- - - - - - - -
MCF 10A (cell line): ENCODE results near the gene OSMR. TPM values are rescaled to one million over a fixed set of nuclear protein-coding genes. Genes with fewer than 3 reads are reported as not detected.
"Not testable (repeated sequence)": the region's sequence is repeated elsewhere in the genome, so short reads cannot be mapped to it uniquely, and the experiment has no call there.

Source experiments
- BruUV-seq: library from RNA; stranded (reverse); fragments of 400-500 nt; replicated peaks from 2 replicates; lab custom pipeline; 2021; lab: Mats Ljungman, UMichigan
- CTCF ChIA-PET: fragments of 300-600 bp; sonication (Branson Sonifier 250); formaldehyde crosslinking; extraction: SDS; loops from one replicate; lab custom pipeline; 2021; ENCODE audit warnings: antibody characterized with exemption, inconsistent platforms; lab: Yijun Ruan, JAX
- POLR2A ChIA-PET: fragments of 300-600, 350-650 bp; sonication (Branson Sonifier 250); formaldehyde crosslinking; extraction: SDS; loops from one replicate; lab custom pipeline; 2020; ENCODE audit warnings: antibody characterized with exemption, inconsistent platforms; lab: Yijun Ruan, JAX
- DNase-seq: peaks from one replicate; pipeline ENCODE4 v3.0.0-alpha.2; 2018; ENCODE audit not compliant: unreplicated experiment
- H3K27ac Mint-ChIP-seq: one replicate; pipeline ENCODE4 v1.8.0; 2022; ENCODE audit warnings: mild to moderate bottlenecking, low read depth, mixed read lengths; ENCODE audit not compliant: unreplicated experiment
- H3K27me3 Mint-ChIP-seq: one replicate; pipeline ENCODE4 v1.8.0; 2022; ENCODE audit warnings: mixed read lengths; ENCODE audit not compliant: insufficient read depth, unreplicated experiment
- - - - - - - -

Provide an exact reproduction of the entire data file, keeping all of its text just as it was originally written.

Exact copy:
MCF 10A (cell line): ENCODE results near the gene OSMR. TPM values are rescaled to one million over a fixed set of nuclear protein-coding genes. Genes with fewer than 3 reads are reported as not detected.
"Not testable (repeated sequence)": the region's sequence is repeated elsewhere in the genome, so short reads cannot be mapped to it uniquely, and the experiment has no call there.

Source experiments
- BruUV-seq: library from RNA; stranded (reverse); fragments of 400-500 nt; replicated peaks from 2 replicates; lab custom pipeline; 2021; lab: Mats Ljungman, UMichigan
- CTCF ChIA-PET: fragments of 300-600 bp; sonication (Branson Sonifier 250); formaldehyde crosslinking; extraction: SDS; loops from one replicate; lab custom pipeline; 2021; ENCODE audit warnings: antibody characterized with exemption, inconsistent platforms; lab: Yijun Ruan, JAX
- POLR2A ChIA-PET: fragments of 300-600, 350-650 bp; sonication (Branson Sonifier 250); formaldehyde crosslinking; extraction: SDS; loops from one replicate; lab custom pipeline; 2020; ENCODE audit warnings: antibody characterized with exemption, inconsistent platforms; lab: Yijun Ruan, JAX
- DNase-seq: peaks from one replicate; pipeline ENCODE4 v3.0.0-alpha.2; 2018; ENCODE audit not compliant: unreplicated experiment
- H3K27ac Mint-ChIP-seq: one replicate; pipeline ENCODE4 v1.8.0; 2022; ENCODE audit warnings: mild to moderate bottlenecking, low read depth, mixed read lengths; ENCODE audit not compliant: unreplicated experiment
- H3K27me3 Mint-ChIP-seq: one replicate; pipeline ENCODE4 v1.8.0; 2022; ENCODE audit warnings: mixed read lengths; ENCODE audit not compliant: insufficient read depth, unreplicated experiment